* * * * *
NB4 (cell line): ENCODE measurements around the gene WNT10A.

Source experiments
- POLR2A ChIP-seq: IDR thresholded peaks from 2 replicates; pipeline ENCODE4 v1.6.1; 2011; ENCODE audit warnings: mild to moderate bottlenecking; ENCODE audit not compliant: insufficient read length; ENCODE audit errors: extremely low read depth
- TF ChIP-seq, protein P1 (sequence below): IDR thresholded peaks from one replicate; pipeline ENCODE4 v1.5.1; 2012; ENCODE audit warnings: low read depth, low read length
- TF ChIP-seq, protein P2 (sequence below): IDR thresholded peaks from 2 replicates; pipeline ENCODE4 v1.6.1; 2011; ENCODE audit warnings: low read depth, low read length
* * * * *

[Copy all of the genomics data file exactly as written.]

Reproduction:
NB4 (cell line): ENCODE measurements around the gene WNT10A.

Source experiments
- POLR2A ChIP-seq: IDR thresholded peaks from 2 replicates; pipeline ENCODE4 v1.6.1; 2011; ENCODE audit warnings: mild to moderate bottlenecking; ENCODE audit not compliant: insufficient read length; ENCODE audit errors: extremely low read depth
- TF ChIP-seq, protein P1 (sequence below): IDR thresholded peaks from one replicate; pipeline ENCODE4 v1.5.1; 2012; ENCODE audit warnings: low read depth, low read length
- TF ChIP-seq, protein P2 (sequence below): IDR thresholded peaks from 2 replicates; pipeline ENCODE4 v1.6.1; 2011; ENCODE audit warnings: low read depth, low read length